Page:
TSC and Dc Conductivity for Caesium Iron Phosphate Glasses
The thermally stimulated current (TSC) and dc conductivity have been measured for iron phosphate glasses containing up to 28 mol% Cs2O. Thermally stimulated depolarisation current (TSDC) measurements from 120 to 400 K show two current peaks, P1 attributed to the polarisation caused by dipolar defects and P2 due to an interaction between the caesium ions and nonbridging oxygen ions. The dc conductivity and activation energy were constant and independent of Cs2O content. With increasing caesium concentration in caesium iron phosphate glasses the slowly moving caesium ions are more tightly bound to the nonbridging oxygen ions and make no measurable contribution to dc conductivity. The dc conduction in these glasses is totally electronic, controlled by electron hopping between iron ions. The ionic conduction is immeasurably small because of the low mobility of the caesium ions. Raman spectroscopy indicated that the structure of these glasses was composed of predominantly pyrophosphate (P2O7) groups but the metaphosphate chains (PO3) also existed.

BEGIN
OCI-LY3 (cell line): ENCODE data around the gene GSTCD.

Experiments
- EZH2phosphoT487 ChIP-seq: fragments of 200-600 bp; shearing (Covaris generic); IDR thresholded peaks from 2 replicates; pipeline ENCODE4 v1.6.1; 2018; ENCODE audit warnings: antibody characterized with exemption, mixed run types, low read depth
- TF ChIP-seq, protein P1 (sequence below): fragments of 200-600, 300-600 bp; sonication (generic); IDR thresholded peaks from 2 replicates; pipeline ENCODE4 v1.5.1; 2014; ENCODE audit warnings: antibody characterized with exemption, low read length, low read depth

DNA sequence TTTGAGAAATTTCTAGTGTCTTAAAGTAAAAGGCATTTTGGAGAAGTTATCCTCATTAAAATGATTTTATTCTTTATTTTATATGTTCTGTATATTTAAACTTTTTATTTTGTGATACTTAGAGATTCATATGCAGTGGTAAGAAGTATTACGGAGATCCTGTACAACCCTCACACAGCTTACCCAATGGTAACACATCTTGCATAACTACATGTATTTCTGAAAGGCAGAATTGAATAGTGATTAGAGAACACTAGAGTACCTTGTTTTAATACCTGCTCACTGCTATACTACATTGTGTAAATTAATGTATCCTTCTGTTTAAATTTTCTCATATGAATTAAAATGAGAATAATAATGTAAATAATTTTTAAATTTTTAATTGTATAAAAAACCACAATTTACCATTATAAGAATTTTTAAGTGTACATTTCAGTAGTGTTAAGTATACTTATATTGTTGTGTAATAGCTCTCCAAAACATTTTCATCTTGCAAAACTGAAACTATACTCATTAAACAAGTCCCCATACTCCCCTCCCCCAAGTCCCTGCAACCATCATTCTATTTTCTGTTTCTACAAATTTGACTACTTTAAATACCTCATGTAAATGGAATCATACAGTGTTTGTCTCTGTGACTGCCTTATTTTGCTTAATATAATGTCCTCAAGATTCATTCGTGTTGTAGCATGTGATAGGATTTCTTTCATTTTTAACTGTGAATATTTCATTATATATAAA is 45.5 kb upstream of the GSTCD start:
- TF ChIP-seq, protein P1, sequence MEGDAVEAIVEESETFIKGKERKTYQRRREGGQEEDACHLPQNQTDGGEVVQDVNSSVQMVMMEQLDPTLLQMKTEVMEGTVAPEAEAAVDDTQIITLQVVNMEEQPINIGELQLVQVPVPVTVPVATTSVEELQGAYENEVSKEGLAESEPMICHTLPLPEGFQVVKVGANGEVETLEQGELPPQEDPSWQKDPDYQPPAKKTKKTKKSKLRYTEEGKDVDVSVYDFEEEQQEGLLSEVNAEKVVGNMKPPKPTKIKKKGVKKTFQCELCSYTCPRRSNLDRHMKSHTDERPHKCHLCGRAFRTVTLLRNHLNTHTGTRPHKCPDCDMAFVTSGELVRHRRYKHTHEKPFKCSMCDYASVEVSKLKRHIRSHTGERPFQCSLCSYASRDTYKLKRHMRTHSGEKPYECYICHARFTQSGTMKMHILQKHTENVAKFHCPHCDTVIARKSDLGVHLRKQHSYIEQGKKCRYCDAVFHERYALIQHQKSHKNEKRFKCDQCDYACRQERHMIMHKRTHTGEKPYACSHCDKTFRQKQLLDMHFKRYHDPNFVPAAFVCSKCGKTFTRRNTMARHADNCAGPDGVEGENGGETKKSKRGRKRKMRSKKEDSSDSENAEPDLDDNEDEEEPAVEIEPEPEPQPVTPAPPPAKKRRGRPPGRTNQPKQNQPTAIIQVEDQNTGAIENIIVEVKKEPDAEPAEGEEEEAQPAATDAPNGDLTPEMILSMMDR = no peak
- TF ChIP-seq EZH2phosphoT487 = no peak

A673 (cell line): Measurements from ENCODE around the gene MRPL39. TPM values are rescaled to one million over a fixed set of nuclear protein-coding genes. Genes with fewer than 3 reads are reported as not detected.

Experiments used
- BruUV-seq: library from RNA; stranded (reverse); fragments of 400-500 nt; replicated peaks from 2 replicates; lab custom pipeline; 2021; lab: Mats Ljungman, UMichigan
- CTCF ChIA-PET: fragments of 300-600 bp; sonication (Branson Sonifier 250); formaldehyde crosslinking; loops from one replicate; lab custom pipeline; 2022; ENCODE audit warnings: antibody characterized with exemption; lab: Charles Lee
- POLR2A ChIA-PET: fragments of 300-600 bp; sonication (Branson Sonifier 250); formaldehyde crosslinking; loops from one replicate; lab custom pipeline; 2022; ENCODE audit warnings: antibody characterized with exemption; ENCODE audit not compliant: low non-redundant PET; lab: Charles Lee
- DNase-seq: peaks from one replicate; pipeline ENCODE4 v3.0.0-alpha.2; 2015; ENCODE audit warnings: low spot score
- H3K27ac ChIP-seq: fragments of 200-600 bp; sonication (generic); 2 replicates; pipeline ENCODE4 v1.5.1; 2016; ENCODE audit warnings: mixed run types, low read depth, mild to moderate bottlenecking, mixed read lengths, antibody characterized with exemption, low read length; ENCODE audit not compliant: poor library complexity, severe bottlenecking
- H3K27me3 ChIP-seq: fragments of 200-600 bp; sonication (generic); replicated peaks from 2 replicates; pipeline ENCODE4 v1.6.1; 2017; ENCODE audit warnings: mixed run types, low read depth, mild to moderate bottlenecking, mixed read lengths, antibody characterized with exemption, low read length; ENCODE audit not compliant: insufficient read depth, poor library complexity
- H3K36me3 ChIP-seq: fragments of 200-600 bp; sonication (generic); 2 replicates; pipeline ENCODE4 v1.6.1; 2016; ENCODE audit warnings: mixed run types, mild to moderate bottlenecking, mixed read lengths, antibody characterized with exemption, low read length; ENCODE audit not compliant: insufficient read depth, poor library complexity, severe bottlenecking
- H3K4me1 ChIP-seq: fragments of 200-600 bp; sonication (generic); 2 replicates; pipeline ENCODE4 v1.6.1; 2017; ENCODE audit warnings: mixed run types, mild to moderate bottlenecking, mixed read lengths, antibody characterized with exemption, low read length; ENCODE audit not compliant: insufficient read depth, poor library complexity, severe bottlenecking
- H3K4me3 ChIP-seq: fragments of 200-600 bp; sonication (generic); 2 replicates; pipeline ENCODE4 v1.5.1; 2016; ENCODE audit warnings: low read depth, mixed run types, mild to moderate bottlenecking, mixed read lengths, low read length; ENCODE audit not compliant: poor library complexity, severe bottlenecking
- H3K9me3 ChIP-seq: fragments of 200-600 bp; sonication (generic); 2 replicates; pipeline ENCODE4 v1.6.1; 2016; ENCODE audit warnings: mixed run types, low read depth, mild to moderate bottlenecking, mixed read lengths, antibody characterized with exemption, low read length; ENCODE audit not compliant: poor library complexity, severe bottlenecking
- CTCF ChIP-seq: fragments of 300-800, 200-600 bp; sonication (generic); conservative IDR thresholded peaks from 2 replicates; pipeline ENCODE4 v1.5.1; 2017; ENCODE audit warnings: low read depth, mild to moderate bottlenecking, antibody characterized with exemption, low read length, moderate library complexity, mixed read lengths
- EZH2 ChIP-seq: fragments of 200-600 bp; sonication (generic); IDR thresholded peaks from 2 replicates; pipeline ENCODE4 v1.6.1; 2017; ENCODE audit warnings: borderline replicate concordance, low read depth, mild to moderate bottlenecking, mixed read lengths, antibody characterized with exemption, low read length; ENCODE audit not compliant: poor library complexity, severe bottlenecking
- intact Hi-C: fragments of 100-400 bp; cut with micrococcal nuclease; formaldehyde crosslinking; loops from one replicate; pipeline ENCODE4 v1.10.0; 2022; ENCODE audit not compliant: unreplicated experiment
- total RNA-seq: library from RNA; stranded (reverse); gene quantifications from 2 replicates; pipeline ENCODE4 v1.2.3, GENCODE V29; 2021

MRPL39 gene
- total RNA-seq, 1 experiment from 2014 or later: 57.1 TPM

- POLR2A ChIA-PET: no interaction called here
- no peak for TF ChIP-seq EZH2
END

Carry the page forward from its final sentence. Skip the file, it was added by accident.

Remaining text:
A. Moguš-Milanković et al., "TSC and Dc Conductivity for Caesium Iron Phosphate Glasses," Physics and Chemistry of Glasses - European Journal of Glass Science and Technology Part B, Society of Glass Technology, Dec 1999.
Materials Science and Engineering
Keywords and Phrases
TSC; Caesium; Dc Conductivity; Iron Phosphate
Article - Conference proceedings
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